Also, you can't decide that when two high-rollers get in a battle over something that the resulting massive price increase is the new market value. Once they each have their copy of the item, the price might drop a lot (item becomes available cheaper). Hal said something about bidding up an item to protect the "value" of his own personal example, but I don't know if that worked for him or not. If a third example popped up and he tried this, he might just find himself with two copies...or three...or four.

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Old 09-24-2004, 11:22 AM
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Default Yeah about $100 dollars..about $100 dollars yeah.

Posted By: Joe P.

The replies will vastly differ due to their perception.

The members of the cast are:

1. The hopeless Collectors.

2. The Plastic Speculators.

3. Collectors that collect with a possible future gain mindset.

4. Speculators that find themselves collecting under an inner protest that tells them that everything has a price.

All of the above, and more, are legit cast members of this play.

From their vantage point their answers will be true to them, as mine is to me.

If for some reason there's an unforseen 1929 style crash in the credibility of the plastic market -- most of your questions will be unnecessary.
Hopefully that wont happen, but I see just as many questions in plastic grading as there were among the ones that taught themselves to grade their own, prior to the beautiful plastic caskets.

Just my take.

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Old 09-24-2004, 12:22 PM
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Posted By: John

Good point Joe,

But I hope all the posts differ and we donít all have the same opinion. I wasnít looking for an exact response from anyone just more of the broad general ideas you have not unlike Adamís post. Once again you donít have to answer them all.

P.S. Are all card collectors so analytical?

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  #6  
Old 09-24-2004, 12:52 PM
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Default Yeah about $100 dollars..about $100 dollars yeah.

Posted By: Jason

Registries certainly lend a hand in us seeing crazy prices.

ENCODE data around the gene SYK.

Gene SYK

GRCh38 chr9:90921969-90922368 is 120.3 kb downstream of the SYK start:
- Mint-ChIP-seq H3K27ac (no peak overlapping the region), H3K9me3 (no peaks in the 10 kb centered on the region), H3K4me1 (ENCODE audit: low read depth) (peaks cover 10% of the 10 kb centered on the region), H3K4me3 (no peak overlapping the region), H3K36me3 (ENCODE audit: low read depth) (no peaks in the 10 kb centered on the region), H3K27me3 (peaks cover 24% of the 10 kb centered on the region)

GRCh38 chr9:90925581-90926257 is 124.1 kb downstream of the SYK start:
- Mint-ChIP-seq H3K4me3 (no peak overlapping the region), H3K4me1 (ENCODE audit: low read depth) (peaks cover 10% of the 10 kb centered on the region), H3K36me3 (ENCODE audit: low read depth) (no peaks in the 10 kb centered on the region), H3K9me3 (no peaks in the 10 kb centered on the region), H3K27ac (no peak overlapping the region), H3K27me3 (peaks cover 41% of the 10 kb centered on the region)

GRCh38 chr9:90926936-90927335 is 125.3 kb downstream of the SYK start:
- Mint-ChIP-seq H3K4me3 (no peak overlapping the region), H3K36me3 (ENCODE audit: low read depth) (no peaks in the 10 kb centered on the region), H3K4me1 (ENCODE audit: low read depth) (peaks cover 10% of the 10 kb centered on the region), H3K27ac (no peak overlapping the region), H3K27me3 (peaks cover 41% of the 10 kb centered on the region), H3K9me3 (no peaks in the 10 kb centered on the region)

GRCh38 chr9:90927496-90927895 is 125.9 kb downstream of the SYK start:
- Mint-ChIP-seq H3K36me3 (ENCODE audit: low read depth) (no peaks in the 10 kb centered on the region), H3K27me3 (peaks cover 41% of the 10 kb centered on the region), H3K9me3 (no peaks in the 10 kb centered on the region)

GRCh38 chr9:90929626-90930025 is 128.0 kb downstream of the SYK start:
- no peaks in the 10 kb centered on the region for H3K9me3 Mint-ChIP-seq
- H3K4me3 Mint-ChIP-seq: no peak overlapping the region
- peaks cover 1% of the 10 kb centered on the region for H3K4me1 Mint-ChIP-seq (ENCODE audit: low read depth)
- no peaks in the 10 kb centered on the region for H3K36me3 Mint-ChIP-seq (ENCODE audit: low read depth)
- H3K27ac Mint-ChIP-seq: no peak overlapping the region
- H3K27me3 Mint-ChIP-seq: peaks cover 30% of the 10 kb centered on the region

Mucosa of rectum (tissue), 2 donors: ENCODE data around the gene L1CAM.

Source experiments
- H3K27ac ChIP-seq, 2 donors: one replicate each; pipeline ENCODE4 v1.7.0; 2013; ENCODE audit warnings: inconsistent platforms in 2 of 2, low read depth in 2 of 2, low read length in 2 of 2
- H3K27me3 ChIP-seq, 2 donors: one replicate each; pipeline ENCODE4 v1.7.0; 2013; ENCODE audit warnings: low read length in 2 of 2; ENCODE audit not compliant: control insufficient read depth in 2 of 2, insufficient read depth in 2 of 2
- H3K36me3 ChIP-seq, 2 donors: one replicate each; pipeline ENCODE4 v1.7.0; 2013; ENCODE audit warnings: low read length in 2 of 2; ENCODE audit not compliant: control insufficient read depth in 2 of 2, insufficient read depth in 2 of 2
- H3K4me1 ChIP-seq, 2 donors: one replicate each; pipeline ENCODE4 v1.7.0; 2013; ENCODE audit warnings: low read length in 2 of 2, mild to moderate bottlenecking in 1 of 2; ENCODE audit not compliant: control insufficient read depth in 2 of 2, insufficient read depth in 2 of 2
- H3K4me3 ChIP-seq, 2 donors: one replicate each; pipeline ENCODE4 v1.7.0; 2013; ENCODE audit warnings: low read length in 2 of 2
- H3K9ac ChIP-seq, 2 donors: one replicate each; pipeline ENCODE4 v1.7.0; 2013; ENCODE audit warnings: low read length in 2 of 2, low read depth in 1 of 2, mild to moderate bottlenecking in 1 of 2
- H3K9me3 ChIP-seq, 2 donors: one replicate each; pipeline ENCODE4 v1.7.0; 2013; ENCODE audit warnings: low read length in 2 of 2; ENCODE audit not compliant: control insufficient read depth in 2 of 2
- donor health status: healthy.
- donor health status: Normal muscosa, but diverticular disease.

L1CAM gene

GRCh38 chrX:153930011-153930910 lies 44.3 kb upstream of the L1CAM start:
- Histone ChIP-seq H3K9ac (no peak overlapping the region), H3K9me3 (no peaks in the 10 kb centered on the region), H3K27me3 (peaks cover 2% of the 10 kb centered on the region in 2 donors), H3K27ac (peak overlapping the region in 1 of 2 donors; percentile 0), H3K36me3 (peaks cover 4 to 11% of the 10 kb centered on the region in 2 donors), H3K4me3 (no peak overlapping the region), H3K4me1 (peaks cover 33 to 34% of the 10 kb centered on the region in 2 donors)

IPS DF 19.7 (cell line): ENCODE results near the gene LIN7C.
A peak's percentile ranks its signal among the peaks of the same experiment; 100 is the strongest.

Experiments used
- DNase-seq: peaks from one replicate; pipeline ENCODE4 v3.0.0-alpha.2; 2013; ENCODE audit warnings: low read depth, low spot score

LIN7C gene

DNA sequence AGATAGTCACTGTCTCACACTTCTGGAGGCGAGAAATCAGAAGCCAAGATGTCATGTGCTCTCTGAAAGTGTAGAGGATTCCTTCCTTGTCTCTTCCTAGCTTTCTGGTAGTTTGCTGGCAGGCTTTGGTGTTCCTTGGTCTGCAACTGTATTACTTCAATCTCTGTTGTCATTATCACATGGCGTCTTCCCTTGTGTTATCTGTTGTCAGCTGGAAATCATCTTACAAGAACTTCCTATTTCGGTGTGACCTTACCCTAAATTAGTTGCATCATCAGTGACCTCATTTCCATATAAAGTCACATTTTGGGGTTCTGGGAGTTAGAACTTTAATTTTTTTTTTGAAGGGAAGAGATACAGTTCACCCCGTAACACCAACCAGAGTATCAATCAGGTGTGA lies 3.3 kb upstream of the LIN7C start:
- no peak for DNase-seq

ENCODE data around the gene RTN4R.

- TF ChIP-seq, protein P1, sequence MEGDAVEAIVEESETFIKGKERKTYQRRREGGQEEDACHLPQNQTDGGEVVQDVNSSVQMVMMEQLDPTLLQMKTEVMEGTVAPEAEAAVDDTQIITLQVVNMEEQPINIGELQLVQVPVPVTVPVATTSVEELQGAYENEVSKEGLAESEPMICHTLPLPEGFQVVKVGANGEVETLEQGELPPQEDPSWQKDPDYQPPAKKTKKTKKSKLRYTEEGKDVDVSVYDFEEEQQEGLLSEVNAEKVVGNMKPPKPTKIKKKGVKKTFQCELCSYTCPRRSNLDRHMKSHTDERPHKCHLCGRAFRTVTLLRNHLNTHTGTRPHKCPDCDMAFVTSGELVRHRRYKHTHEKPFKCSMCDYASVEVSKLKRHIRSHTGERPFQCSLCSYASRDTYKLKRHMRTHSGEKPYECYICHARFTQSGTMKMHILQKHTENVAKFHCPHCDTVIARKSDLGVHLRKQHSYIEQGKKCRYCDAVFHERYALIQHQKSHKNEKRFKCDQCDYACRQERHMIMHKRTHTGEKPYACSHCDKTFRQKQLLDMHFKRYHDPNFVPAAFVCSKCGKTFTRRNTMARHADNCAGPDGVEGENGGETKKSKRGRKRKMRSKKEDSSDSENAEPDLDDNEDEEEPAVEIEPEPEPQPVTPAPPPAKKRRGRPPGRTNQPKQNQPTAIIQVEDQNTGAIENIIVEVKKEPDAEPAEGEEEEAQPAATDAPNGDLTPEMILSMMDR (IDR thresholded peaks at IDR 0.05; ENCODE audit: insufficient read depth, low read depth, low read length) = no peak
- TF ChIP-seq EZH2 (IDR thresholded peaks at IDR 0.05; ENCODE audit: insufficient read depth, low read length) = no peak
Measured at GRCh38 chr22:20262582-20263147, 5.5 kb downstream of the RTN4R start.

Being a collector of T201's. I've seen some crazy prices on cards in PSA 6, 7 and 8 of late.

Just a couple of weeks ago a couple of guys went hard after a bunch of SGC 80's. It made for some weird prices. I saw a Cicotte SGC 80 go for 3x's SMR and actually go higher then an SGC 84 Payne and Walsh. (Both of which were being sold by the same seller)

I saw an SGC 80 Daubert/Rucker got for 2.75x SMR and actually out price a Brown/Hofman of the same grade for 80 bucks.

All of this of course was just intense bidding between two individuals.

Neither one of them wanted the Laporte/Stephens SGC 80 which I picked up for 151.00 which is slightly above SGC, and the the SGC 80 Thomas/Coombs went for 137.00 because nobody including myself needed that one.

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Old 09-24-2004, 12:57 PM
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Default Yeah about $100 dollars..about $100 dollars yeah.

Posted By: Judge Dred

John,

Are you still waiting for that conference call?

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Old 09-24-2004, 01:03 PM
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Default Yeah about $100 dollars..about $100 dollars yeah.

Posted By: Hal Lewis

Some idiot just overpaid by a ton to get a 1927 Lou Gehrig York Caramel rookie card on EBay in crappy shape.

You just never know.

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  #9  
Old 09-24-2004, 01:50 PM
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Default Yeah about $100 dollars..about $100 dollars yeah.

Posted By: runscott

BTW, I've fallen into the "got to have it" category a few times. Normally I keep a check on my emotions, write down a ceiling bid, and don't go over it regardless. That way I can have a glass or two of red wine, watch the bidding, and not make that mistake we make too often...(rationalizing).

Biggest overpay was an 8 x 10 Frances Burke Ed Reulbach photo that was very similar to his t206 pose, possibly from the same film shoot. I had to have it! I did the same with an Ed Reulbach autograph two years ago.

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Old 09-24-2004, 01:55 PM
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Default Yeah about $100 dollars..about $100 dollars yeah.

Posted By: Hal Lewis

I guess I could LIE and say that I meant to bid $200 and accidentally hit an extra zero...

and then had too much integrity to cancel my bid!